Abraham Lincoln Vampire Hunter by Seth Grahame-Smith
My rating: 5 of 5 stars
In Abraham Lincoln Vampire Hunter, Seth Grahame-Smith writes what might be an alternative history of the life of Abraham Lincoln. Then again, maybe it's not. Well, of course it is, but it's written well enough that it feels like it could be true, and isn't that one of the hallmarks of a great story? Grahame-Smith challenges the reader with outlandish and incredible notions, like "vampires exist," but does so with such convincing language as to make the reader do repeated gut, and fact, checks, somewhere getting caught up in the willing suspension of disbelief until it becomes unwilling inability to feel certain of the novel's fictive nature.
I liked it. I liked it as an historian. I liked it as fan of the vampire genre. Grahame-Smith even made me like Abraham Lincoln, a historical character about whom I've never been able to feel enthusiastic. I highly recommend it, though I warn you, you'll likely be tempted to read a well researched historical biography about the man as soon as you put it down.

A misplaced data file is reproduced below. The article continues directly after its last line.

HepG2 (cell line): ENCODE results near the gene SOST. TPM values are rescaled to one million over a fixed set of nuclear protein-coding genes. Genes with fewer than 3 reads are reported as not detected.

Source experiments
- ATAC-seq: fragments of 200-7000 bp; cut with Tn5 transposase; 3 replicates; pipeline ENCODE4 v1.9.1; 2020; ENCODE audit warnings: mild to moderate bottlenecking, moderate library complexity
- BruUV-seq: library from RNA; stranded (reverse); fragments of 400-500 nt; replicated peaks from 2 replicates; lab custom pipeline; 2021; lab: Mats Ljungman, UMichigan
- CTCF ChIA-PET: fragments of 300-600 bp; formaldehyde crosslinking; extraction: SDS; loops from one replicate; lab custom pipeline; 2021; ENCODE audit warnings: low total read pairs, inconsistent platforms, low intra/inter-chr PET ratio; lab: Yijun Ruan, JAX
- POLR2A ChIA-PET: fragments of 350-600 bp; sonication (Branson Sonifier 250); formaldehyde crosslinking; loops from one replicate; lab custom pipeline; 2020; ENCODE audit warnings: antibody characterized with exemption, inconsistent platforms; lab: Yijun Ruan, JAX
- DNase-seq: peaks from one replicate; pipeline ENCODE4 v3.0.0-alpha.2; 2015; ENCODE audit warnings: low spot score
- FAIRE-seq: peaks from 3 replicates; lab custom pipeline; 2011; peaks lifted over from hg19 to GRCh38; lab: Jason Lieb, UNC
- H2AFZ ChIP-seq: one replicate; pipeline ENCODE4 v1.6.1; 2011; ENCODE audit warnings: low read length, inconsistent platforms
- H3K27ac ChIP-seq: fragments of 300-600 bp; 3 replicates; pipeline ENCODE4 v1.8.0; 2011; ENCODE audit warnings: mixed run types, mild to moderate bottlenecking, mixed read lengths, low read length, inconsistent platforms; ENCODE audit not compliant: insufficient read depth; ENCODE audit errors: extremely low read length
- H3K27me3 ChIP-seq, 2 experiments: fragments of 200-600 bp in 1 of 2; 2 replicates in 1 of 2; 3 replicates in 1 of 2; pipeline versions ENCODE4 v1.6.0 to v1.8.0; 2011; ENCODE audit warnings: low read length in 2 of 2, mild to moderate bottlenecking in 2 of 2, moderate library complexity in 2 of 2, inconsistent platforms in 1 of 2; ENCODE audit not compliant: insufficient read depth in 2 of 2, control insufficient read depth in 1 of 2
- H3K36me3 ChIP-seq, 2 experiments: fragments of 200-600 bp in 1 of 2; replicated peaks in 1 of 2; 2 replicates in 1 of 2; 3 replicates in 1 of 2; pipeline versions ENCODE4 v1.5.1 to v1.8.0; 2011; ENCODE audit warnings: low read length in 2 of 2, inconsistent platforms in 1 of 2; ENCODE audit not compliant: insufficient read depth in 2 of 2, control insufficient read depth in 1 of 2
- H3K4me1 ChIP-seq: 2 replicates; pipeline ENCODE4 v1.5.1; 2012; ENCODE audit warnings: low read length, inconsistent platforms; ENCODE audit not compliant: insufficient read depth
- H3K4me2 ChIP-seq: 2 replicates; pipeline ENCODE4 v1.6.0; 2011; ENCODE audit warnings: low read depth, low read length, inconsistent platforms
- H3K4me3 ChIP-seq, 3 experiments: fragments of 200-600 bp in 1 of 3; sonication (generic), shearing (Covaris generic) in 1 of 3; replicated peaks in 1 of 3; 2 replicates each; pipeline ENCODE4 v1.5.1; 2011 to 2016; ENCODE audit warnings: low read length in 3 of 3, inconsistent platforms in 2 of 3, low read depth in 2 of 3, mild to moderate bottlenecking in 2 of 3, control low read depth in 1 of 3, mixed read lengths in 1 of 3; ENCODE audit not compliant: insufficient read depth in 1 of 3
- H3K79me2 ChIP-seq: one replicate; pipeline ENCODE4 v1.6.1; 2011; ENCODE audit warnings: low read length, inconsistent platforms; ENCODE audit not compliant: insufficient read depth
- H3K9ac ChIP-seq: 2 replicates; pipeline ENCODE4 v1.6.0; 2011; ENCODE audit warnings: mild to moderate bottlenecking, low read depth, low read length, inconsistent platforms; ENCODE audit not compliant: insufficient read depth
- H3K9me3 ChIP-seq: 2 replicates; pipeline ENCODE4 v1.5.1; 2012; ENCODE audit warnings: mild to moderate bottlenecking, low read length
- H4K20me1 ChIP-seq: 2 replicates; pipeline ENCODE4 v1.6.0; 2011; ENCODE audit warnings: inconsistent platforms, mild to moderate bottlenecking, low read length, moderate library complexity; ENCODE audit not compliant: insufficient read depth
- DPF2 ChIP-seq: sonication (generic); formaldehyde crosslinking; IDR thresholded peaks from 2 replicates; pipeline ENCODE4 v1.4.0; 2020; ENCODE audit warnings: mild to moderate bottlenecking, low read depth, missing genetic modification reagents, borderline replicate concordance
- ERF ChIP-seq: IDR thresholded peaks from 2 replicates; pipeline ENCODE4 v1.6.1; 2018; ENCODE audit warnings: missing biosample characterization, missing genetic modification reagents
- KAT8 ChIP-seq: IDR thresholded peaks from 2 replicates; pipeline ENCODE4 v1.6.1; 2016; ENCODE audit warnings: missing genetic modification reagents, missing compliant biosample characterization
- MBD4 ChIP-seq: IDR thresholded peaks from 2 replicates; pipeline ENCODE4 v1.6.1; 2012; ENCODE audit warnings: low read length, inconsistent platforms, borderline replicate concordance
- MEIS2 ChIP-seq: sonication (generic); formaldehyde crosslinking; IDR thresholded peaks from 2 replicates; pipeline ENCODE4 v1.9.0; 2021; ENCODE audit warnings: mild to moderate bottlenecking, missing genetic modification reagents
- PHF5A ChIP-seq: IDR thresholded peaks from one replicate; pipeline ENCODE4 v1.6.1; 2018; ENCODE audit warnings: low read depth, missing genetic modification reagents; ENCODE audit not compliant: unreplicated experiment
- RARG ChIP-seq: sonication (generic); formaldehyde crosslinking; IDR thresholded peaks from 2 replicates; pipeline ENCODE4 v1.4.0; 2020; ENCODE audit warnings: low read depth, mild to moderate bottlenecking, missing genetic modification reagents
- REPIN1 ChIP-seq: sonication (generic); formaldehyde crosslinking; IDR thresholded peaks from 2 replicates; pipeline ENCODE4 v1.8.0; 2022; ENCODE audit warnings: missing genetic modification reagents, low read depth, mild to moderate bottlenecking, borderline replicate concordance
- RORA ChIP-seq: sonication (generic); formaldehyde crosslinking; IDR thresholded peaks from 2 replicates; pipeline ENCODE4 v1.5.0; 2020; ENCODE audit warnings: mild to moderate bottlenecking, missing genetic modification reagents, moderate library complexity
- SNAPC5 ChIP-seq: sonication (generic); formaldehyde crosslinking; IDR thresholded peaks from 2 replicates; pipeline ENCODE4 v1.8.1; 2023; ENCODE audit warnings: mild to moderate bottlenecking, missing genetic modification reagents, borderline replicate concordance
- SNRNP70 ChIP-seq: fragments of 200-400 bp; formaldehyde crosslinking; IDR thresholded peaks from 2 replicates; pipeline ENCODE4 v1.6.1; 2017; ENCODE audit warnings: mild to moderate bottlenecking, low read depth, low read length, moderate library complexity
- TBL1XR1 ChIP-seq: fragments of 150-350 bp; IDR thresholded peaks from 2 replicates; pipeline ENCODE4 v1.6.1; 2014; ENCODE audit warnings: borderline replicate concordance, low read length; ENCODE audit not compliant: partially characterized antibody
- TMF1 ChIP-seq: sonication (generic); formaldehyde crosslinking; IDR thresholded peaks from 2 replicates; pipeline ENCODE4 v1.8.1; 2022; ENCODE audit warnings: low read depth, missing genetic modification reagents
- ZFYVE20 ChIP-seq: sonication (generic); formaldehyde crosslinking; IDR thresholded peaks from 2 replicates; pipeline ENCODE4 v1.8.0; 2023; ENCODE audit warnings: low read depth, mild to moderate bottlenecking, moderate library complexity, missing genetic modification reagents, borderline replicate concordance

I've heard there is going to be a movie. This scares me, because there is a lot of room in there for a great, yet dark, adventure and tale of patriotism and purpose, but equally so, there is a lot of room for needless gore, which I am not in any way interested in seeing. Blissfully, while there are atrocities described accurately, they are not described in lingering detail or sensationally. Rather, atrocities and graphic descriptions are precisely as long and detailed as necessary to convey the situation, which I greatly appreciate.
If you like alternative history or vampire stories, this needs to be on your reading list.
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